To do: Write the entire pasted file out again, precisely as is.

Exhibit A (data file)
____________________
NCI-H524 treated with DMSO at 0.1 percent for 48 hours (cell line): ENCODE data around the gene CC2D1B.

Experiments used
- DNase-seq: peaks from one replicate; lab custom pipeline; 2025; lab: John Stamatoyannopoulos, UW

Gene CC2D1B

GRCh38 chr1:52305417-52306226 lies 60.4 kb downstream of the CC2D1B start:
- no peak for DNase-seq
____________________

NCI-H524 treated with DMSO at 0.1 percent for 48 hours (cell line): ENCODE data around the gene CC2D1B.

Experiments used
- DNase-seq: peaks from one replicate; lab custom pipeline; 2025; lab: John Stamatoyannopoulos, UW

Gene CC2D1B

GRCh38 chr1:52305417-52306226 lies 60.4 kb downstream of the CC2D1B start:
- no peak for DNase-seq